ATLA Salutes.... 
Ernestine Sapp
 
 
 
 

TUSKEGEE ----A very tragic accident led Ernestine Sapp to the practice of law.

As a child she was involved in an automobile accident that left her aunt and uncle dead and her severely injured.

“That incident skewered my perspective on life and community service,” Sapp said. “After the accident, I felt like there had to be some reason that I was left.

“It led me to become very actively involved in community work and also led me to law school,” she said.

Sapp, now  a senior citizen, has spent the last three decades practicing law and trying to improve the lives of all Alabamians. Her storied career will end December 31 when she leaves the firm of Gray, Langford, Sapp, McGowan, Gray and Nathanson, one of the country’s premier law firms that has gained national attention fighting for civil rights for all people, regardless of race, gender, and age.

 Sapp spent the first 10 years of her married life taking care of her three children and working on community service projects in Tuskegee. The family moved to Tuskegee after her husband, Dr. Walter J. Sapp, went to work at Tuskegee University. At the encouragement of friends, she entered Jones Law School and was the first African American  graduate from there  to become a  lawyer.

Law school graduation was just the beginning of a lot of “firsts” for Sapp. She was the first African American woman to serve on the Alabama Trial Lawyers Executive Committee, she was the first African American  from Alabama to serve on the board of the National Trial Lawyers minority caucus, she was the first Alabamian elected  vice president of the National Bar Association , she was the first African American woman elected Bar Commissioner for the Alabama State Bar.and was the first African American from Alabama elected State Delegate to the ABA House of Delegates.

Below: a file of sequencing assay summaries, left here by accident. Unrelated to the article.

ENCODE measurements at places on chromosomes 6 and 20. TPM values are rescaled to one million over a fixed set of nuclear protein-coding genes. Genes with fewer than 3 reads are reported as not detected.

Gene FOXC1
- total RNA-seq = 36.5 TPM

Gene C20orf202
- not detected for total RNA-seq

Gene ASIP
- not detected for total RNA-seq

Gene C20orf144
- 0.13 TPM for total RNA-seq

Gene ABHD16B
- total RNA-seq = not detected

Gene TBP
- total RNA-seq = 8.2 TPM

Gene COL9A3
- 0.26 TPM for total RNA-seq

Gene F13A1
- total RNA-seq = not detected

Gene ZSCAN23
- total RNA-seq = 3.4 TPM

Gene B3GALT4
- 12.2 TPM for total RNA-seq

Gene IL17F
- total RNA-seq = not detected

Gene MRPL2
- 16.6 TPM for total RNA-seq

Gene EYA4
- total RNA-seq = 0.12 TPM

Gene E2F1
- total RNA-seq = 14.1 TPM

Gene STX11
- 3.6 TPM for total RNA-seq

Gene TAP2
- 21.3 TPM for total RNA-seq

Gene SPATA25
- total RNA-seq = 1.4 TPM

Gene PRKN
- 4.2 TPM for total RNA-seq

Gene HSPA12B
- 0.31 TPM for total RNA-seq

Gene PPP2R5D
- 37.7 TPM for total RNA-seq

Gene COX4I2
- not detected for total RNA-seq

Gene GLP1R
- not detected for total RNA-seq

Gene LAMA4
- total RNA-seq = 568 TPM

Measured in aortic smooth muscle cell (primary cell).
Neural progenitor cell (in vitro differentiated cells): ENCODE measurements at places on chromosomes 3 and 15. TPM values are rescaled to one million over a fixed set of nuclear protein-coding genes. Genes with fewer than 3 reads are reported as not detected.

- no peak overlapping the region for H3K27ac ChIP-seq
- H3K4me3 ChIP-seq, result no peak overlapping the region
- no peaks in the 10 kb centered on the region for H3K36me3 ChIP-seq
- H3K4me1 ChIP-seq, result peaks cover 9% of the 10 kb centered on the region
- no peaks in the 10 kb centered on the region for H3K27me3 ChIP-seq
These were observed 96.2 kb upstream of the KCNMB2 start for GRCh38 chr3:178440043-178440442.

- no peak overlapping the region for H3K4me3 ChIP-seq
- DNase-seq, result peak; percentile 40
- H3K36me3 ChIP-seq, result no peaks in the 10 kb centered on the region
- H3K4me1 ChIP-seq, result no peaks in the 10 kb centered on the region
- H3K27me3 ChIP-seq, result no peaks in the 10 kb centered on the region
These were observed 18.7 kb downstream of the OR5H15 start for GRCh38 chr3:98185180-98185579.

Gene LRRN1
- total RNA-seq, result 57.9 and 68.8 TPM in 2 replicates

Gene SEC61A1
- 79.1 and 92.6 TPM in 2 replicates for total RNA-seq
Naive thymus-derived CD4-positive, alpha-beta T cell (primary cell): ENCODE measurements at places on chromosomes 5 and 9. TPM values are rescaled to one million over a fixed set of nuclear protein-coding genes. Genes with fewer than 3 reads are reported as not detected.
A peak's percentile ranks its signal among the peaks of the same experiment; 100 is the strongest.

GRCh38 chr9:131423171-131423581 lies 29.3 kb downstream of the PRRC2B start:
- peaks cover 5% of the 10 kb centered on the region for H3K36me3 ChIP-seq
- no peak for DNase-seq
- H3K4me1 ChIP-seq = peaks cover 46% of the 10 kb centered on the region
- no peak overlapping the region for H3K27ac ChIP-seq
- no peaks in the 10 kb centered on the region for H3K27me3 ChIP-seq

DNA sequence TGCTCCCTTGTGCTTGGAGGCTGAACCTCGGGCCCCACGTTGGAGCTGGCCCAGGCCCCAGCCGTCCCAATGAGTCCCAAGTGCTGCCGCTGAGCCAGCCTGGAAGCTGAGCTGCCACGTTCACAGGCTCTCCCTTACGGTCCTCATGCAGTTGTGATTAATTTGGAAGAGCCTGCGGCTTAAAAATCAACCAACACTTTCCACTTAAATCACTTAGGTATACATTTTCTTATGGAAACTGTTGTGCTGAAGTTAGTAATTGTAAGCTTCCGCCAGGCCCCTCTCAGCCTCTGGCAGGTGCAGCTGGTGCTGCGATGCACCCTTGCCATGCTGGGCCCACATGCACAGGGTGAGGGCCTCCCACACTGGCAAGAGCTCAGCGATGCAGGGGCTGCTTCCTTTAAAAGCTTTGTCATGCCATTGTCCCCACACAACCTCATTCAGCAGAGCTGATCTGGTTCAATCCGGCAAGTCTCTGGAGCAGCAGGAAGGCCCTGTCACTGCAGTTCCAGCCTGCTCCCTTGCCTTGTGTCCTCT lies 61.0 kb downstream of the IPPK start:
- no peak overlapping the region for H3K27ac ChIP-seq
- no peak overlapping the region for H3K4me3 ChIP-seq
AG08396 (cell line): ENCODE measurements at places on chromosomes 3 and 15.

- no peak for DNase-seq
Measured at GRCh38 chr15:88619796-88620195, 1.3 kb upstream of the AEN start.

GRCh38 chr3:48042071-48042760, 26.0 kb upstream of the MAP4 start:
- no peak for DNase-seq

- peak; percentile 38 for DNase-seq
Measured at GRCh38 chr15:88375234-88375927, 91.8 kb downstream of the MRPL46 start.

“It has been a pioneering effort on my part to be involved in various legal activities,” Sapp said. “I have tried to do things on behalf of women and minorities.

“I don’t think it was a hard thing,” she said. “I think you had to be genuine and work hard, and I have tried to do both.”

Her “favorite” case has been the landmark Lee vs. Macon which has been heralded nationally for the improvements it has made in special education. She praised the work of the state officials, lawyers, and U.S. Federal Judge Myron Thompson for working together to do “wonderful things to improve the plight of children.”

A big disappointment was losing a case in federal court that would have required the state to remove the Confederate flag from the Capitol dome, but said she is glad that Montgomery attorney Morris Dees won the case in state court.

“I thought it was important to remove the flag so we could be a united society,” Sapp said.

Sapp had planned to retire three years ago but stayed at the firm after a tragic fire destroyed their building.

“I promised Fred (Gray) that I would work until he got in the new building and I have kept my promise,” she said. “We are going to move this month.”

Sapp says she is looking forward to retirement. She wants to spend time with her now elderly parents, her three children and her six grandchildren, all of whom live out-of-state. Her son Van, his wife and three children live in New York: her son Erik, his wife and three children live in Washington, D.C.; and her daughter Elizabeth lives in Atlanta.

She also will remain active in LINKS, Inc., a national women’s service organization, and her church, St. Joseph’s Catholic Church.

“I have been blessed,” she said. “I am grateful to the Lord for all of my blessings.”

Ernestine Sapp is a true pioneer and a “Champion of Justice” who will be missed in legal circles in Alabama and across the nation.